When I recently reviewed the Tudor Black Bay 54, I mentioned that I felt I might get bored with it. The reason was its retro styling, which makes it feel a tad — for lack of a kinder word — disingenuous to me. This point seemed to resonate with quite a few readers. Have we maybe seen enough vintage reissues? And how does faux patina fit into that notion?

I wrote an article celebrating the “nicer shade of white” not too long ago. Your comments were quite clear. A warm tone of lume is fine until it makes the watch look like something it isn’t — old. Today, I would like to explore what makes a watch feel real and honest as opposed to a bit of a sentimental throwback.

A traditional design

Traditional, evolved, contemporary, and retro design

I think we have to make a distinction between traditional, evolved, and retro design. With traditional design, I refer to the use of an old design language to create something new. You see this all the time in high-end formal watches. From Patek to Cartier, these brands tend to use their traditional style on modern watches. You could, alternatively, refer to it as classical design too.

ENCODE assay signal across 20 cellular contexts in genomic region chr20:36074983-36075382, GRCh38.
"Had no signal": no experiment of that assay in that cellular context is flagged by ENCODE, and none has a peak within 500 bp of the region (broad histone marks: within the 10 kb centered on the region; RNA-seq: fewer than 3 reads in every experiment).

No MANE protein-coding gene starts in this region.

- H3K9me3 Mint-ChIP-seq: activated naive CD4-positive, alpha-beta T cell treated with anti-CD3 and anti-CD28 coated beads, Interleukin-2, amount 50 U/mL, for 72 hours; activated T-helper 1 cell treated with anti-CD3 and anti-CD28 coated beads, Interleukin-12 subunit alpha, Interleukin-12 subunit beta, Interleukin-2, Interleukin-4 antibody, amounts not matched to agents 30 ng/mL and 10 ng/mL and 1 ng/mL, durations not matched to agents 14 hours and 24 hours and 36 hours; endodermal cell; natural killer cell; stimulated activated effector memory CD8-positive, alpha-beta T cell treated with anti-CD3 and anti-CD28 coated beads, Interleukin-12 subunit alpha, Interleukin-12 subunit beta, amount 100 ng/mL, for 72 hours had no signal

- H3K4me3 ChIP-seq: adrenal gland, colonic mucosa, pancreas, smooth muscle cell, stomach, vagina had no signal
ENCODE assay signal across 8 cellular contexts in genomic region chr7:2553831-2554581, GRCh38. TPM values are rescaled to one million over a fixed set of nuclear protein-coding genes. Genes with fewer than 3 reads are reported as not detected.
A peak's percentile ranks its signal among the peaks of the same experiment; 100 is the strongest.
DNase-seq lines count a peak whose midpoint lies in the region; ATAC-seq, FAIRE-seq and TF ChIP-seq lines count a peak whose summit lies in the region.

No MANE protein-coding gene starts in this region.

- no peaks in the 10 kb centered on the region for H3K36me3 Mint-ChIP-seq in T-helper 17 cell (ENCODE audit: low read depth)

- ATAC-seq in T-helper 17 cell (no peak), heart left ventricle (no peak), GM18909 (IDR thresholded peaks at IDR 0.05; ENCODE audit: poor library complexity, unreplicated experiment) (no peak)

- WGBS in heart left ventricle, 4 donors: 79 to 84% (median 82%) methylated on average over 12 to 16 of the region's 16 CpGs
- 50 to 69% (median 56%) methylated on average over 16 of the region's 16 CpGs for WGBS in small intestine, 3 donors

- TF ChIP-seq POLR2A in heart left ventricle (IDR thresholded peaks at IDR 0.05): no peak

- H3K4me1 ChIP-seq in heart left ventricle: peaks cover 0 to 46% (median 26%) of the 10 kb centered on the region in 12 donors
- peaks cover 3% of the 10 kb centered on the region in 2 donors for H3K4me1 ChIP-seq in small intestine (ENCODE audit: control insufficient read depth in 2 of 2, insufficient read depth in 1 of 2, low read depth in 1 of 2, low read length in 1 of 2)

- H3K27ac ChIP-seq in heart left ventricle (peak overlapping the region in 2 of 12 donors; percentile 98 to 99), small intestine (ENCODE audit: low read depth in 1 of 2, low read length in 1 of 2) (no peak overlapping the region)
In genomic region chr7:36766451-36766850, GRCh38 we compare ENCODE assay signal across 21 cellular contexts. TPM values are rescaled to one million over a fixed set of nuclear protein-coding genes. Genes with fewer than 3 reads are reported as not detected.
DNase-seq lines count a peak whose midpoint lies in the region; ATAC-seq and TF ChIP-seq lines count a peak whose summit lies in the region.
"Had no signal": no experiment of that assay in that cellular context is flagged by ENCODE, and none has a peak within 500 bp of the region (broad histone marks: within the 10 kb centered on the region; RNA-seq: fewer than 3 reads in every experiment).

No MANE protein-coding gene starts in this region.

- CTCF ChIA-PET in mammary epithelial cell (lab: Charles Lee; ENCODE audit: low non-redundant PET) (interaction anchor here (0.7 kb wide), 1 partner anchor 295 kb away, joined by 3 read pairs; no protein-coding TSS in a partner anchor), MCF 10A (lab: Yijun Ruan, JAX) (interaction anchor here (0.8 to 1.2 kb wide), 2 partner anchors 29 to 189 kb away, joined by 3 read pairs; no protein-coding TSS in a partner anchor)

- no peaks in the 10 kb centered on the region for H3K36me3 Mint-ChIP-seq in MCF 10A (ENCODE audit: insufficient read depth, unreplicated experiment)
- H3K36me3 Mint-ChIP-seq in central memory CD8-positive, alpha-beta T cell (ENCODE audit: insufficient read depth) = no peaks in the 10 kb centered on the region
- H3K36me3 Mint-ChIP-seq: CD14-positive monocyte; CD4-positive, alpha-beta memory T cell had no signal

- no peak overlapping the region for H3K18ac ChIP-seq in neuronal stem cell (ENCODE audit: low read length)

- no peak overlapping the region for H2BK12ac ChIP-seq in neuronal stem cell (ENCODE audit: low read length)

Then there is evolved design. This is where designs from long ago are continuously updated to modern standards. I think Rolex can be used as a prime example. A current Datejust isn’t classical or retro. Rather, it is an evolved version of an old design. Some parts are a little beefier, and others a little more finely detailed. All in all, the watch looks current but rooted in history. Interestingly, some designs have hardly changed but still feel evolved in their current shape. Contemporary or forward design refers to watches that are trying to be something new. Think of MB&F or Urwerk. Will they be the “classical” of tomorrow? Who knows?